“He has the nerve to blame Republicans for his own failures and the shortcomings of the Democratic Congress,” — Pittsburgh Post-Gazette

“I have tried to stay out of all the Washington mess,” Bush said Saturday at the end of a keynote address to the Safari Club International’s 27th annual hunters’ convention. “But I must confess I have been deeply concerned by what appears to be a lack of respect for the office I was so very proud to hold.” — The Associated Press

Jimmy Carter

Former President Jimmy Carter, responding to criticism from President Reagan, said tonight that while his Administration made mistakes, “we did not spend four years blaming our mistakes on our predecessors” …

“My offer still stands,” Mr. Carter said at a Democratic National Committee fund-raising dinner. “When he is ready to accept those responsibilities, I’ll be there to help him.” — The New York Times

‘There is always the temptation for an incumbent politician to blame all his mistakes on his predecessor. Most are willing to withstand the temptation. Mr. Reagan, apparently, is not,’ Carter said. ...

But to try to forego blame and say all these problems are my predecessor’s fault is patently irresponsible and ill-advised,” — United Press International

Gerald Ford

“The Carter economic policies have been a catastrophe. They’ve been disasters. We handed them the economy on a silver platter,” Ford said, arguing that the rate of inflation was less than 5 percent when he left office and that unemployment was going down. “The president blew it.” — The Associated Press

Reuters adds another example:

Dwight D. Eisenhower

After Kennedy’s victory in the election, he reportedly stated with sarcasm, "We have a new genius in our midst who is incapable of making any mistakes and therefore deserving of no criticism whatsoever” Eisenhower the President quoted on the Eisenhower National Historic Site website

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  • Did you happen to come across examples of a President attacking their predecessor personally when looking into this?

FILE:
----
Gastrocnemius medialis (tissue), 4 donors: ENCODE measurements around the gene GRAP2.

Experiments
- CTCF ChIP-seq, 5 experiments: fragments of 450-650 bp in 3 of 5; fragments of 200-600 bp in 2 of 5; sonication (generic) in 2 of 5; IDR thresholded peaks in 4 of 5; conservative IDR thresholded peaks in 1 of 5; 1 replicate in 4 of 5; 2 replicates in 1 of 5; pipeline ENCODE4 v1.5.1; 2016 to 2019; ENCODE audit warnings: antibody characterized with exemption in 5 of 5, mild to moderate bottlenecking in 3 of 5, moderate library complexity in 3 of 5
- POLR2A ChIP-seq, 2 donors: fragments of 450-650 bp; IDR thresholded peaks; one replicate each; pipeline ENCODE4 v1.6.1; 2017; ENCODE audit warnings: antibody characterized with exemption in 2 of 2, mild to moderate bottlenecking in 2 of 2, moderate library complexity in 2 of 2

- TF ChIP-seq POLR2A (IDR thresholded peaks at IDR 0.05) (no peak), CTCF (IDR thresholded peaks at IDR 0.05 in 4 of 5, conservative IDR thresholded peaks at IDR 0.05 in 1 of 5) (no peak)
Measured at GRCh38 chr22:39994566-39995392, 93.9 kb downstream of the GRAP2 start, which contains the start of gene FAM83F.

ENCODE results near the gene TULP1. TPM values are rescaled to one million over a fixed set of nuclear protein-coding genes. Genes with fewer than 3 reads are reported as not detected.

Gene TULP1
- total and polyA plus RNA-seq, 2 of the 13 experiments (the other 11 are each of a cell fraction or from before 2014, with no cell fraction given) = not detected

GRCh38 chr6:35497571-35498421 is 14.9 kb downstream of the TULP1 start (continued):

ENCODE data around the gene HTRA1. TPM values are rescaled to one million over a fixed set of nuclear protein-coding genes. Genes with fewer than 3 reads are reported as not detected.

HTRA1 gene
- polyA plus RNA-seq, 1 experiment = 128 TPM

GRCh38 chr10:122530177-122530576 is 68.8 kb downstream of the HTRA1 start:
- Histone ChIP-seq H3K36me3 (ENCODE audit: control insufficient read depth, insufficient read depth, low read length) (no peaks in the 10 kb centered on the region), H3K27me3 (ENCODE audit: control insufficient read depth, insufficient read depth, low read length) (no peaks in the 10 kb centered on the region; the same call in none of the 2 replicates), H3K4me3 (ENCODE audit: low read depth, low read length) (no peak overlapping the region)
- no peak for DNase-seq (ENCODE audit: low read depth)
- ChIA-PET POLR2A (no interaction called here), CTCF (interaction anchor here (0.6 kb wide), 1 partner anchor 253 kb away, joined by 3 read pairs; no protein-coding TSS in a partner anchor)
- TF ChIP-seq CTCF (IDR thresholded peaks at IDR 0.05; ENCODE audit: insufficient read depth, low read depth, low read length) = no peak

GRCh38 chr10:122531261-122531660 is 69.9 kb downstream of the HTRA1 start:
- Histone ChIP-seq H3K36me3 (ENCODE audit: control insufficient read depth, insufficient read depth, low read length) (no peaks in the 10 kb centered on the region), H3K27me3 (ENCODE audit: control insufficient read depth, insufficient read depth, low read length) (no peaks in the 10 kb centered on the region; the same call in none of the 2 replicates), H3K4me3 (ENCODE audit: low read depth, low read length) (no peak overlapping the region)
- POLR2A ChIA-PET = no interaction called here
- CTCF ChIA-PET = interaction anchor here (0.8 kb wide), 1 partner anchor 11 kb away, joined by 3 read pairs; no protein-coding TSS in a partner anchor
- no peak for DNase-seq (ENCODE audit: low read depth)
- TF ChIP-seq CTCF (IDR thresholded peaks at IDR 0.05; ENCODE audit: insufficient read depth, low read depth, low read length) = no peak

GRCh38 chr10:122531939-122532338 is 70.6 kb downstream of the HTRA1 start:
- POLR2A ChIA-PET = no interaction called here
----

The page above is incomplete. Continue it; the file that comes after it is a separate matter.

– Bobson
    Aug 20 '20 at 15:47
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This article lists all previous cases when a former President of the USA criticizes his successor. Of course as with all modern "fact checks", it is full of half-truth. In none of these cases the criticism was as public or as personal as in the case of Obama's criticism of Trump. But formally yes, Obama is not the first former President of the USA who criticized his successor.

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    I am not asking about criticizing the policies of the successor. I am asking about making personal attacks on their successor or insulting their successor. For example, describing their successor as "lazy," "incapable" or "dangerous". My question specifically asks about "personal attacks". Aug 20 '20 at 9:03
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    From the article I link to, it follows that there have been no such examples. That is because the article lists all examples when a former President criticized his successor and none of these was a personal insult.
    – markvs
    Aug 20 '20 at 9:08
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    @Tyler Durden: Do you suppose that mght have been because, however much they might have disagreed with their successors' policies, they DIDN'T regard them as "lazy," "incapable" or "dangerous"?
    – jamesqf
    Aug 20 '20 at 17:07
  • I don't understand why you would cite a source that you then claim is unreliable.
    – Jontia
    Aug 26 '20 at 17:13